Four reasons why labels like picky or fussy eater can be more harmful than helpful.

8th March 2017

There are four reasons that jump out at me when I consider why the terms ‘fussy and picky eater’ are more harmful than helpful.

Have you ever heard of the old adage, if your child is a picky or fussy eater, ‘don’t worry they will grow out of it?’ or this one ‘Just ignore them they will eat if they are hungry.?’ Yeah me too- probably too many times now! Although I am not saying that there is not an element of truth in these words of old but I know as a parent it is a risk you must be prepared to take sticking by them.

The truth is that a lot of kids do grow out of fussy eating and become well-reasoned and rational adults in their consumption of food and their approach to eating healthy. However, there are children that won’t and will refuse to eat anything. For some children that could be an experience of a bad taste, reaction, smell that could lead to all out food refusal, if not identified.  I have known children to continue into adulthood with a very limited and unhealthy diet.

The risk of labeling your child as a picky or fussy eater is that your child might not be. Therefore, I advocate only the building of your child’s relationship with ‘you,’ the ‘family’ and most importantly ‘food.’ Then if your child is in the risky category, you will have an advantage point, can assess, respond and potentially get help if needed. I know that the terms fussy and picky to describe eaters is popular I have used it to signpost the issue I am describing here. However, I don’t feel either of them credible describe or define the multiple challenges we face as parents with out children, food and healthy eating.

 Here are the four reasons that I do not champion  the use of picky and fussy eater about your child or to describe the predicament.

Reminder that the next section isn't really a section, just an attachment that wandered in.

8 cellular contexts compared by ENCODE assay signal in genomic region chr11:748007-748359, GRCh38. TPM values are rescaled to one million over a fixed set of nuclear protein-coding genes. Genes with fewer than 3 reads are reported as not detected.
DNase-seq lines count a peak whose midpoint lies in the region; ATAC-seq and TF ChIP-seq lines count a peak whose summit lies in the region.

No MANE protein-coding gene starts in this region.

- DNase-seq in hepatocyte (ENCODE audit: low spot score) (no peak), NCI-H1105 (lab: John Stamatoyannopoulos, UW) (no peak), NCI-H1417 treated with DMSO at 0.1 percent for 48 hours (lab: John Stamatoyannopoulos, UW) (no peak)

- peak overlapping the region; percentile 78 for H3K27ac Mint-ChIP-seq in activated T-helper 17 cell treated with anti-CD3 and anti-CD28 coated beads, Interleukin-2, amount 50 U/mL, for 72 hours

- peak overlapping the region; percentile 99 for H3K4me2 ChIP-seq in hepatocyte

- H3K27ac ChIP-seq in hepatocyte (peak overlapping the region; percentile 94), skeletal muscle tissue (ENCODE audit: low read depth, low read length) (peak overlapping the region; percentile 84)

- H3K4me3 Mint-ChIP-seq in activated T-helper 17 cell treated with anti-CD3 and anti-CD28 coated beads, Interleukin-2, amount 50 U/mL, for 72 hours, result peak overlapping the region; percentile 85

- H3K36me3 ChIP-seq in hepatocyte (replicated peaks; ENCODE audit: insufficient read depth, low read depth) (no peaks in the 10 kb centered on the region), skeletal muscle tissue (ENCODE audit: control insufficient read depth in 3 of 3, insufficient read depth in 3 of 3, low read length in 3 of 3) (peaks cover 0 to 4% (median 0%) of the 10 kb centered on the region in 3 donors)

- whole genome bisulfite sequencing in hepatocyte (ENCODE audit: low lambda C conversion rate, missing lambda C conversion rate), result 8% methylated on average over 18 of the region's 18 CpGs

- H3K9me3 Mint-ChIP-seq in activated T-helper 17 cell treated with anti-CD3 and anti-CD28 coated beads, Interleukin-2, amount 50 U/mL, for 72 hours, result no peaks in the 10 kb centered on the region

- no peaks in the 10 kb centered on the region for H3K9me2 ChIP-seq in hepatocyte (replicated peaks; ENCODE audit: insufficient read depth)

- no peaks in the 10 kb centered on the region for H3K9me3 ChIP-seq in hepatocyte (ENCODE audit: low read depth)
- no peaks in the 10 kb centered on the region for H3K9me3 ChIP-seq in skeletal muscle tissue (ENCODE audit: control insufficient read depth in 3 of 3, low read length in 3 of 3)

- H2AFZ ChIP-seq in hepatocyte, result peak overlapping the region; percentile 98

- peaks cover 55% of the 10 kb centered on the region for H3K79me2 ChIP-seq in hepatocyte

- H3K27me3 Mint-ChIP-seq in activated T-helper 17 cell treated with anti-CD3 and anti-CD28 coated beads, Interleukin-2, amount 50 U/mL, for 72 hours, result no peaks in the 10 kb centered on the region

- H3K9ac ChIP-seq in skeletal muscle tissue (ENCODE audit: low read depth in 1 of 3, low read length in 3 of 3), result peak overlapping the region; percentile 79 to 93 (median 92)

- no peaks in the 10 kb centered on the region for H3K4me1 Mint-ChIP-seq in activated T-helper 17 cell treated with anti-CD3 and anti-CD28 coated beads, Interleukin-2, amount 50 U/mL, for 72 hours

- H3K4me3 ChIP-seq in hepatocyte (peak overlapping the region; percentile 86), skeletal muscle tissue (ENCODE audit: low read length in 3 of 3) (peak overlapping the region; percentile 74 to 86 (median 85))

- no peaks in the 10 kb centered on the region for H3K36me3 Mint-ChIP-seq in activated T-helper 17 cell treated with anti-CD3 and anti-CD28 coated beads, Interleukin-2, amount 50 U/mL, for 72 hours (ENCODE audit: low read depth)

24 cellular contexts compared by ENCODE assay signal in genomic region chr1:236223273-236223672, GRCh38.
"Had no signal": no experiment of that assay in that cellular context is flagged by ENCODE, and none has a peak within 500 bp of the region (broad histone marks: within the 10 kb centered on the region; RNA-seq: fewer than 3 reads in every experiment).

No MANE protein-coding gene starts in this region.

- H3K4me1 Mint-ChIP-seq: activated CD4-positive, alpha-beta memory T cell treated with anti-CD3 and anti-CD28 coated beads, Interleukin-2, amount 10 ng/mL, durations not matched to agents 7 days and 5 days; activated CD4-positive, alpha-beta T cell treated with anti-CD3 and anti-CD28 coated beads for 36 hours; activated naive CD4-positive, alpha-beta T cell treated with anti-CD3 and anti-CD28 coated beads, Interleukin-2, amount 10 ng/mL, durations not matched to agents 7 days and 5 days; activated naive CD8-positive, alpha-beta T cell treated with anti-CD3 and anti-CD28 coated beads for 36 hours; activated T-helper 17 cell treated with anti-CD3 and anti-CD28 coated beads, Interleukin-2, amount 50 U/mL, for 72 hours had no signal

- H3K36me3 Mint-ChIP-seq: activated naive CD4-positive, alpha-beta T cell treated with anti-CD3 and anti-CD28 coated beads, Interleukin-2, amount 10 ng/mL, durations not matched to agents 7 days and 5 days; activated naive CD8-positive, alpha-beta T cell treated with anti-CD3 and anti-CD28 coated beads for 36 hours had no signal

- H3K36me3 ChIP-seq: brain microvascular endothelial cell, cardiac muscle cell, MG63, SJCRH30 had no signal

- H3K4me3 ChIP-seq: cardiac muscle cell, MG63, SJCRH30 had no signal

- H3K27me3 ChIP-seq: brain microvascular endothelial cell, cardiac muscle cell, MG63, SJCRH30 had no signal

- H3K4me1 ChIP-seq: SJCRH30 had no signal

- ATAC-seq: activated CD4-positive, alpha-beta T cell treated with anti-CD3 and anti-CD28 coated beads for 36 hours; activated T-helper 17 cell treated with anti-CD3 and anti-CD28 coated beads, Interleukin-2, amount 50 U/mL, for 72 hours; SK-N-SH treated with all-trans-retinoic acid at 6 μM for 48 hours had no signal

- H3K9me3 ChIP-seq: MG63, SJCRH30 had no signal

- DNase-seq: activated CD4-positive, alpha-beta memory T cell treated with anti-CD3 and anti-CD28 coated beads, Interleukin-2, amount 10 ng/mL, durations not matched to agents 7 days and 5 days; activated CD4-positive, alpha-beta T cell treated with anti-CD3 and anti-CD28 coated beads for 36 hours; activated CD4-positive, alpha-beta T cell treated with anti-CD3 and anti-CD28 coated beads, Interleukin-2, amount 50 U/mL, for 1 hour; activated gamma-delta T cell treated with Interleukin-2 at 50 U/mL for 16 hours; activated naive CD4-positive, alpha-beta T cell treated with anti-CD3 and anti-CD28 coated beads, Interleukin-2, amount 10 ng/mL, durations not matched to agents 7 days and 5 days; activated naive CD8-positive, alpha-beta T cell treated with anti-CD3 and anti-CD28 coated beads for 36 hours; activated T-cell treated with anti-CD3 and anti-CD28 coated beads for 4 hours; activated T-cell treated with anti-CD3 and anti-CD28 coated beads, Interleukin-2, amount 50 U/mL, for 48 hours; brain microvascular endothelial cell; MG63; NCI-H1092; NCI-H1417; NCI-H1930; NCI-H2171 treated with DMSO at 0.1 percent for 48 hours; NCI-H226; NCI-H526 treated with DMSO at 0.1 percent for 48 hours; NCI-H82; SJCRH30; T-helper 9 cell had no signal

• The labeling of a child as a fussy or picky eater can be dangerous because it provides both a reason and a solution to describe the situation. Therefore, as a parent if you have the solution why would you need to explore further. The truth is that there could be multiple reasons or issues behind your child’s food refusal but by closing down the possibility of there being any other issue, than picky or fussy eater, holds you back in you ability to discover. I have known children to literally starve themselves, make themselves ill through not eating the ‘correct’ balance of foods and still not be able to eat, not because they are picky or fussy eaters, or stubborn but because they need help! They need to learn how to eat, how to enjoy food, what it means to eat and why it is important to eat in a calm and relaxed environment. Therefore, I know that labels are unhelpful and that is why it is more important to build your child’s relationship with food rather than diagnose them with a generic label like picky or fussy eater. As a parent you will have more scope to identify what you are dealing with and if you might need help. Keeping you mind open can help you determine if there is an issue behind their food refusal, that it is not a mere tantrum or reaction to a single unrelated issue or event that happened away from the table.